Opinion: American Men Need to Stop Dressing Like Overgrown Toddlers 

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The slimy, sticky, hot weather is upon us, and with it the high season of males dressing terribly. I realize that getting Americans to dress more formally is about as likely as a Guy Lombardo revival. “Mad Men,” for all its brief cultural influence, didn’t get men to peacock around like Don Draper.

As critic and novelist James Howard Kunstler has written many times, American males today too often look like overgrown toddlers. We have fallen a long way, even by the standards of 1990s Casual Day in the land of office cubicles.

If you doubt this, go to any big-box store on weekends during the warm months. Look at any male between the ages of 5 and 60 in ugly plastic sandals, cargo shorts below the knee, untucked T-shirt, and a baseball hat pointed the wrong way.

Yes, I am talking to you, mister.

Draper up and dress like a man, not like a 6-foot-tall toddler. By the way, your girlfriend or wife looks like she’s ready to go to yoga class. All the time. But my disgust will be confined to my own gender.

We need not be slovenly to be comfortable. A couple of years ago, after getting myself involved in yoga, I started looking better in dress clothes. I’d been teaching my university classes until then in polo shirts, khakis, even jeans. But suddenly, I looked in the cedar closet at the tweeds, the summer-weight blazers, the Brooks Brothers shirts, the silk-screened, handmade neckties that I rarely wore.

“I can do this,” I said. And so I did.

Partly, I wanted to costume myself as professors of yore when they went into deadly battle against the dangling participle and other banes of the good life. Even Albert Einstein, for all his flyaway hair, usually could be found in classroom or lecture settings in a blazer and tie (askew, of course) or one of his famous sweaters. William Faulkner sauntered around Charlottesville in a rumpled suit and top coat. Never, once, have I seen either of these Nobel laureates in a T-shirt. More important than aping my heroes, however, I wanted to make a statement about what a nation of slobs we all have become since the late 1960s.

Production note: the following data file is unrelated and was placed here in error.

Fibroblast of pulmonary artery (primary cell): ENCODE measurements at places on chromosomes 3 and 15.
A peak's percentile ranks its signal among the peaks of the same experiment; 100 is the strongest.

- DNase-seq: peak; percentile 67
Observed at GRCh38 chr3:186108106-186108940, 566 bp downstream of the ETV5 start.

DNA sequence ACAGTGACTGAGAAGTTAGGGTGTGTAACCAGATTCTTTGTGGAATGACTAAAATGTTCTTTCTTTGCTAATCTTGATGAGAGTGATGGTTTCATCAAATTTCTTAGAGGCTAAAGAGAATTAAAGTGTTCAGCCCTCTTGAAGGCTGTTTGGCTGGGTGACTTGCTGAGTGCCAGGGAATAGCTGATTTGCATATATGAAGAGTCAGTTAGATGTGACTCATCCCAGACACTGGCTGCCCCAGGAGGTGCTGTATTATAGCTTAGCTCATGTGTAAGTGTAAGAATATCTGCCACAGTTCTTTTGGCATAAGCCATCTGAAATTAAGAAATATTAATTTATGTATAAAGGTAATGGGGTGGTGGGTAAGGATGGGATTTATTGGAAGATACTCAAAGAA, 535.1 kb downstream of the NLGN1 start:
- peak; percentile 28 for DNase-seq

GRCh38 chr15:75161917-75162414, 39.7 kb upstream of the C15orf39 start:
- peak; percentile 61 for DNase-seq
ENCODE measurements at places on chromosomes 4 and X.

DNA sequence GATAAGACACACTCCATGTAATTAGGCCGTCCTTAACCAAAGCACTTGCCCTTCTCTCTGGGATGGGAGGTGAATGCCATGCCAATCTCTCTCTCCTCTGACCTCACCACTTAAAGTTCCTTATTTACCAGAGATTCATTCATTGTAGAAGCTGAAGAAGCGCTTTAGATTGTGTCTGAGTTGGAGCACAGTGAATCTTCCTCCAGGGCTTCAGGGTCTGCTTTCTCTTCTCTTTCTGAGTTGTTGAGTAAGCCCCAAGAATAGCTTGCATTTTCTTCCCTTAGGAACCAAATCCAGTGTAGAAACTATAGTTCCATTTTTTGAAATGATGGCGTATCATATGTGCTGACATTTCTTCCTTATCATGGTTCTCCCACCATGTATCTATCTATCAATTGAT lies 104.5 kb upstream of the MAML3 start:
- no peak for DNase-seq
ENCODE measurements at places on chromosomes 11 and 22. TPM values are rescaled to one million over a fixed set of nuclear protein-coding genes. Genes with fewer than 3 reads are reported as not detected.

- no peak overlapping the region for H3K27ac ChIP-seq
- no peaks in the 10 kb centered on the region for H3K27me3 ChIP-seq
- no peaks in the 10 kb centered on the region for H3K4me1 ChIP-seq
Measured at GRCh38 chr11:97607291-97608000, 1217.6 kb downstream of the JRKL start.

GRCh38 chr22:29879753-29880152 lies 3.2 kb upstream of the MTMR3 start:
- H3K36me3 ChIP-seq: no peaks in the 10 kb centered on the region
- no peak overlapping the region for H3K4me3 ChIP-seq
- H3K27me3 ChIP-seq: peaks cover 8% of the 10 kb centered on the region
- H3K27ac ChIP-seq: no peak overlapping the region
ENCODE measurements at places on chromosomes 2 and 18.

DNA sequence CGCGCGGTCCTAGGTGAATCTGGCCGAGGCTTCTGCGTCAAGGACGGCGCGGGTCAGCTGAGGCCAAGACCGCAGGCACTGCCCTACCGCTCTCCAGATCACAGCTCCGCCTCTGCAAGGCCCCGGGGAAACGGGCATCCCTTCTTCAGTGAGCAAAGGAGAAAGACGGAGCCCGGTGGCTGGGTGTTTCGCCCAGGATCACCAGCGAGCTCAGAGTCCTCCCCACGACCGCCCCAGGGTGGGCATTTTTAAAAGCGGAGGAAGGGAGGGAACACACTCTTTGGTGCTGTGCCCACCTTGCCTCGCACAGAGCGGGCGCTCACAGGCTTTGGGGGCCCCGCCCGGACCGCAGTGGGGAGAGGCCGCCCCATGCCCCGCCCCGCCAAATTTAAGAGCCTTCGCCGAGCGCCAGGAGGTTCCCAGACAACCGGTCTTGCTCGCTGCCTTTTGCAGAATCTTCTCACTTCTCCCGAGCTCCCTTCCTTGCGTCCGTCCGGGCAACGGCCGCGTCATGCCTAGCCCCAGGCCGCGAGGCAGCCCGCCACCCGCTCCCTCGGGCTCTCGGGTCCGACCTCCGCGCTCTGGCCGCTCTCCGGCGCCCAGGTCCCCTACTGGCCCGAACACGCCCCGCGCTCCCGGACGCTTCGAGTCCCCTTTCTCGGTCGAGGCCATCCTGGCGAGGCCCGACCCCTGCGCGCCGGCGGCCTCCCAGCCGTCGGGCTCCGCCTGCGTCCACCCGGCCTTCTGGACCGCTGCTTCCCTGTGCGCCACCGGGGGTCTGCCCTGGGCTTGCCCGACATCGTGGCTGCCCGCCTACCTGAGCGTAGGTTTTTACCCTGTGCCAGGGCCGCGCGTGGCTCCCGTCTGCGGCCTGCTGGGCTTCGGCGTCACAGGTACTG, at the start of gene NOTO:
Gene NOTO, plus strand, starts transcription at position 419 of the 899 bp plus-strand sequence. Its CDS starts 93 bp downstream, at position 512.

More casual colleagues ribbed me with remarks like “Good clothes all dirty?” or “You need a pipe with that tweed.” Even my yoga teacher got into the act, the first time I showed up for class suited and tied. The teacher said, “Well, look at Mister Fancy Pants!” She said it again the following week. I bit my tongue and held back a snarky reply, knowing better than to mess with a yogini who gives you commands. You might end up with your asana in a pretzel.

As I continued to dress like Mister Chips, mission-creep began. For all my love of black T-shirts and jeans, I started wearing a tie and sports coat for Christmas and Thanksgiving dinner, lightweight shirts and slacks, never shorts, to warm-weather parties held indoors. I launched a concerted propaganda campaign. When told “Oh, you didn’t need to dress up,” I replied, “This is not dressed up.”

I somehow still get invited to parties. So far, one colleague has joined me in dressing up to add gravitas to classes. My motto? “Today in the classroom. Tomorrow, the world.”

I concede that it’s no longer the 1930s and ’40s, a time documented by photos in my family album showing relatives in coats and ties or formal dresses in the middle of Richmond’s summers. I do own shorts, T-shirts, and casual items and wear them in the garden, at the beach, to outdoor cookouts, and — minus the baseball hat — to yoga class. Sweat pants are an abomination and flip-flops are shower shoes to me, so I put on leather Mephisto sandals or similar. Women can show off their pedicures. But a self-respecting man should keep his toes under something solid, point his hat brim forward, and tuck in his shirt unless he’s mowing the lawn. In the hottest weather, when I mow several acres of field and rake hay, I give in to cargo shorts and a sleeveless T; in our summers, farm coveralls are best kept for brush cutting.

My urge for the sartorial splendor of the past isn’t snobbery, though once such a desire often was a way to look down one’s nose at others. I can recall a friend forbidden to wear jeans. To his upper-crust parents, dungarees were for cowboys and factory workers, not First Families of Virginia aristocrats.

Now we’ve gone so far the other way that wearing denim seems overdressed, in some cases. Holdouts like me exist. Amid a sea of short-pants contractors, Danny, a country boy through and through, wears jeans all summer on roofs and in crawl spaces. When I ask him about it, he replies: “Little boys wear shorts. Jeans are work pants for men.”

Be like him, lads. Try dressing adult some time. My family and yours dressed up in summers that were slightly cooler and less humid than on our hydrocarbon-fired hothouse of a planet, but we have air conditioning they lacked. Perhaps they were tougher when it was time to sweat. We are wimpier in so many ways than our grandparents that I hold out very little hope we will change, especially as human-caused climate change extends the sticky months into what once were spring and fall.

Even Don Draper couldn’t manage to remain professionally dressed in the early 1970s. As the series ends we last see Don in half-lotus position, barefoot, wearing khakis.

Flip-flops and baggy shorts were already a glimmer in his eye. S

Joe Essid teaches writing, in coat and tie, at the University of Richmond.

Opinions expressed on the Back Page are those of the writer and not necessarily those of Style Weekly.

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